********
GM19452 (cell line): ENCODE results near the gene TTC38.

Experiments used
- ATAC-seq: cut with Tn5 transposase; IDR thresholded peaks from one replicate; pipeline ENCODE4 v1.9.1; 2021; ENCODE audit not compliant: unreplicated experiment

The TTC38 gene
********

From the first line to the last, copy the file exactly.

GM19452 (cell line): ENCODE results near the gene TTC38.

Experiments used
- ATAC-seq: cut with Tn5 transposase; IDR thresholded peaks from one replicate; pipeline ENCODE4 v1.9.1; 2021; ENCODE audit not compliant: unreplicated experiment

The TTC38 gene